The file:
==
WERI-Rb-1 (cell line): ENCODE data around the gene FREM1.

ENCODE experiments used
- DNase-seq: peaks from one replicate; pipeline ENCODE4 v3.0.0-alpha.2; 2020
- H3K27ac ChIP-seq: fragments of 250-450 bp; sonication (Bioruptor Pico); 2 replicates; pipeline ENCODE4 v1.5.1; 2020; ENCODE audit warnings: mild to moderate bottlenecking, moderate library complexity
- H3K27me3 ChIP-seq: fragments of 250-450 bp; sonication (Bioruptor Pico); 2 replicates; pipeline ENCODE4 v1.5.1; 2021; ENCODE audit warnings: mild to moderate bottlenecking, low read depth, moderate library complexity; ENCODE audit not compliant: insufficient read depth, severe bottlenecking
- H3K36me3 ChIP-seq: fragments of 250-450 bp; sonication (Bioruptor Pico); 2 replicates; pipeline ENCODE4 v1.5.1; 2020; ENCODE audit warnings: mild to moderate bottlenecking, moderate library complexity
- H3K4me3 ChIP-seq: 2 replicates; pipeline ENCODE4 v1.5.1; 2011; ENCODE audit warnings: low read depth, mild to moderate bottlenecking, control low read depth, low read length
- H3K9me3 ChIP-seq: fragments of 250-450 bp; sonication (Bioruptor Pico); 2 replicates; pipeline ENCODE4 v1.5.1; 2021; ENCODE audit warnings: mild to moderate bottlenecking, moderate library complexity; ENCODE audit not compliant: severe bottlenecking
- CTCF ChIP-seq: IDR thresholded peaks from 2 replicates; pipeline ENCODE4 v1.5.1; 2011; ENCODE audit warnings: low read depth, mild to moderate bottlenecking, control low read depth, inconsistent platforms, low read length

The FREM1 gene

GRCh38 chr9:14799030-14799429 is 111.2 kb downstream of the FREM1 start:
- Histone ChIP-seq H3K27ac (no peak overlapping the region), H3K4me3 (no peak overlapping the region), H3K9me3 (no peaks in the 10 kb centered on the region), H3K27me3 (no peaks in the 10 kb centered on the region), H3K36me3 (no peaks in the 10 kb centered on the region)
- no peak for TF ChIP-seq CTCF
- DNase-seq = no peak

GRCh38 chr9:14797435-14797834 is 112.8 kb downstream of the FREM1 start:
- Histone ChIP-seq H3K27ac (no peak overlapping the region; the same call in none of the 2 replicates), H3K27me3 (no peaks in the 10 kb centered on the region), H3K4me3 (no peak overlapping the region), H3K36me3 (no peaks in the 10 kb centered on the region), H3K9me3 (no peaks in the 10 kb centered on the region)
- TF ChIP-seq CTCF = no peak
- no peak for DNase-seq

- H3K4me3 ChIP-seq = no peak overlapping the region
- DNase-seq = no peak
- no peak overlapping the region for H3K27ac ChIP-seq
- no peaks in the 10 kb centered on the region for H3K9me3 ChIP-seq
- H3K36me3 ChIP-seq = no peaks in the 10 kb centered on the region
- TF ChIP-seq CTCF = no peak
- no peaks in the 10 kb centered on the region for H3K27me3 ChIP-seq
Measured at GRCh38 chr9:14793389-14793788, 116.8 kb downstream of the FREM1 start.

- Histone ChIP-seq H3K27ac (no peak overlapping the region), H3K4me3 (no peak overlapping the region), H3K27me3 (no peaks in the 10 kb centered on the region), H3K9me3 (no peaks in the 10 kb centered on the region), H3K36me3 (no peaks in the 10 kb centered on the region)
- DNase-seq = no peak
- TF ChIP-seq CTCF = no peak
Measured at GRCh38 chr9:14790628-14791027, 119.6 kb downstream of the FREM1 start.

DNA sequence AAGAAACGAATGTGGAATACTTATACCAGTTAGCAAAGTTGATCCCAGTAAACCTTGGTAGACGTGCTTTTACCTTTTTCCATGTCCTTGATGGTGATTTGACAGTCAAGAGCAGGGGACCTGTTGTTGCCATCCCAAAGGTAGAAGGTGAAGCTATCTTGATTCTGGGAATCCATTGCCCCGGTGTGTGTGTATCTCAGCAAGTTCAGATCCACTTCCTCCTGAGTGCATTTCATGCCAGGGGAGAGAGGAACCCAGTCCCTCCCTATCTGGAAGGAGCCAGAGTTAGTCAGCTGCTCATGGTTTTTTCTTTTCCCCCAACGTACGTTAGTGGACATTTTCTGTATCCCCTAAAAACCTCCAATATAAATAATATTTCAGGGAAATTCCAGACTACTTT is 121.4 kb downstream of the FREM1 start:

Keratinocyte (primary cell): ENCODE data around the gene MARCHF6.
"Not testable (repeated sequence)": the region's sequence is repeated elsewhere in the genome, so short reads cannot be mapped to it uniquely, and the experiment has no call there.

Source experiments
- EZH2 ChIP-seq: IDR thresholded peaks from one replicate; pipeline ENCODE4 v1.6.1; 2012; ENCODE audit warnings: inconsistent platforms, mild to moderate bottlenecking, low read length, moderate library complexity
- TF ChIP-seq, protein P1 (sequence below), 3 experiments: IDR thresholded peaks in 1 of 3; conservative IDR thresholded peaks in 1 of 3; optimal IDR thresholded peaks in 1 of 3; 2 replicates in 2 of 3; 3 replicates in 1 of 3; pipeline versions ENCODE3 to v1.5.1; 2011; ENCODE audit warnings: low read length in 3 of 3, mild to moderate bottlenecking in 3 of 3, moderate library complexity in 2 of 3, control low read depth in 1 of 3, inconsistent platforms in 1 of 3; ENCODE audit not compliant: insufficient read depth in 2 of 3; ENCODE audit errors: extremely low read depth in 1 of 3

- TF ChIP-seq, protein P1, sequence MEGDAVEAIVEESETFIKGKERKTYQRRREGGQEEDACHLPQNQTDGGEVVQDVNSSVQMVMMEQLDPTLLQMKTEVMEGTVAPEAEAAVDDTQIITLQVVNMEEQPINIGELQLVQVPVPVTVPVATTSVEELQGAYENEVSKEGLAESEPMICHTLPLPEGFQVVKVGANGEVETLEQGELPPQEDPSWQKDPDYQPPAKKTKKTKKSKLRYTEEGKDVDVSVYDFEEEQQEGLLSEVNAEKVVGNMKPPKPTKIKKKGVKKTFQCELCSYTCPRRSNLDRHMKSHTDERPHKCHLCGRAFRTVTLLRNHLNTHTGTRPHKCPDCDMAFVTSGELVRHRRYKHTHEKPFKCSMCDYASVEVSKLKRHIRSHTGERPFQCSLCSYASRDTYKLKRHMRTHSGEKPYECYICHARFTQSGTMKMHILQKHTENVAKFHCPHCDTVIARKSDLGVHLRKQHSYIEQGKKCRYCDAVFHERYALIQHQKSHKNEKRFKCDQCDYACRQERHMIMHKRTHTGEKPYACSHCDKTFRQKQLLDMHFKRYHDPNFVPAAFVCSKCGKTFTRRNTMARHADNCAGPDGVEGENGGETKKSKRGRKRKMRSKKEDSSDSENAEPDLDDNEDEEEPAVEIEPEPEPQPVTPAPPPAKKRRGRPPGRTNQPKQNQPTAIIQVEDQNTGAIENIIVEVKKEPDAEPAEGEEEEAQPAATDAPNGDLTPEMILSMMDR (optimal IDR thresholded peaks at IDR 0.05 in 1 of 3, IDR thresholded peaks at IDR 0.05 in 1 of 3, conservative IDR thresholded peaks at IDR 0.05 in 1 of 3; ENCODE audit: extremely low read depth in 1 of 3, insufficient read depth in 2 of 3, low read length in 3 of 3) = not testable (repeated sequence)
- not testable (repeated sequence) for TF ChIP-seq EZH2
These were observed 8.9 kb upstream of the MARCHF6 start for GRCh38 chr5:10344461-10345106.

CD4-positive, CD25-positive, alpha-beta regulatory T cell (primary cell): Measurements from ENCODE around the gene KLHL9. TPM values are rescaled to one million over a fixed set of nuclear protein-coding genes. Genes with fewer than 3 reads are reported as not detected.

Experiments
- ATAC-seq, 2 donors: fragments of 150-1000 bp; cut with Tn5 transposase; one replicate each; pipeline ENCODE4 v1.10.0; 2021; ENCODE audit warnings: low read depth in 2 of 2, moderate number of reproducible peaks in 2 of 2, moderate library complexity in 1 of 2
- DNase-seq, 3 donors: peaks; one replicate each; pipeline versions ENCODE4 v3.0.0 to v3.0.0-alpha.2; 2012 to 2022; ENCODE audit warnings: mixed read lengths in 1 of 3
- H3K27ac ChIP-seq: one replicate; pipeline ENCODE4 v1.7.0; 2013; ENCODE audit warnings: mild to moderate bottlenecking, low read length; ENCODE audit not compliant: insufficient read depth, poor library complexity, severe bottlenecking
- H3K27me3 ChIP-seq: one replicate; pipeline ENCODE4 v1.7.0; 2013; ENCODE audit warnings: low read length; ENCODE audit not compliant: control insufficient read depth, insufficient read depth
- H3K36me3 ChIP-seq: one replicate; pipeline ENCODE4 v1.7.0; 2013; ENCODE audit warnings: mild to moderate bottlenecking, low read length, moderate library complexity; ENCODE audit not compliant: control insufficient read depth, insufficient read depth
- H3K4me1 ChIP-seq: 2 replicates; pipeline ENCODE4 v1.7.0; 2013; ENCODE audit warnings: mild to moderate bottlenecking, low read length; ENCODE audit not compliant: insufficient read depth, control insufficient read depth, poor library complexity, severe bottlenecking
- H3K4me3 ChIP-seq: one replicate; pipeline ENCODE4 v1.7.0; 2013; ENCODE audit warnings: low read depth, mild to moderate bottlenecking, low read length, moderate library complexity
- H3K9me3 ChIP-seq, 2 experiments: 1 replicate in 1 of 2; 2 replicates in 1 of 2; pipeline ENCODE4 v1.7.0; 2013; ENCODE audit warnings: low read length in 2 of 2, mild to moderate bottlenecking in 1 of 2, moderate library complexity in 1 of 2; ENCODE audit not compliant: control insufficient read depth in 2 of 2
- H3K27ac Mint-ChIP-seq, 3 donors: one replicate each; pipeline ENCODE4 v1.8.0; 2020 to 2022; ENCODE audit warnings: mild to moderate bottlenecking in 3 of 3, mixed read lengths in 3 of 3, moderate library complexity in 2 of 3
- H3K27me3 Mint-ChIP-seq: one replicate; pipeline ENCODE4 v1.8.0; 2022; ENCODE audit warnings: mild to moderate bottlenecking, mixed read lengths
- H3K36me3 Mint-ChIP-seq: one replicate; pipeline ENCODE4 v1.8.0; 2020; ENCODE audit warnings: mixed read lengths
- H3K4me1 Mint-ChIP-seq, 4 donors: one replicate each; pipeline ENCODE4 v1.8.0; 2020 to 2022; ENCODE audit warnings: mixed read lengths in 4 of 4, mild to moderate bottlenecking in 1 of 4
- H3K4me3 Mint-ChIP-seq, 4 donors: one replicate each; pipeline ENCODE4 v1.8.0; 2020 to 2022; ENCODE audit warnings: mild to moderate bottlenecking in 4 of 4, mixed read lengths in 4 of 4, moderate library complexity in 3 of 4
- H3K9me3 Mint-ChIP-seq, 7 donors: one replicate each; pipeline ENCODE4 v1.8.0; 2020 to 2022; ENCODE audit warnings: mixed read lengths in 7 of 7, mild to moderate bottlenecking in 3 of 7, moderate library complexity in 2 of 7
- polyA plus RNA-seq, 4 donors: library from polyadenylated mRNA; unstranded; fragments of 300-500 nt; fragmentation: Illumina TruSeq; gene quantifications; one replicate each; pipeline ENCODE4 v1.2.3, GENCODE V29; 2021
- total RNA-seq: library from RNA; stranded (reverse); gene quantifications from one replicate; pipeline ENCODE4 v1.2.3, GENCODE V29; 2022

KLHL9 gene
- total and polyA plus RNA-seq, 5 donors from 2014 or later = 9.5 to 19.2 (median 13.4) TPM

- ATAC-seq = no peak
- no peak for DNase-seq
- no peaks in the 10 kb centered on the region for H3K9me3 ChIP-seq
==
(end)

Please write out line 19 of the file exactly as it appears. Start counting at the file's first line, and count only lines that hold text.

- H3K4me3 ChIP-seq = no peak overlapping the region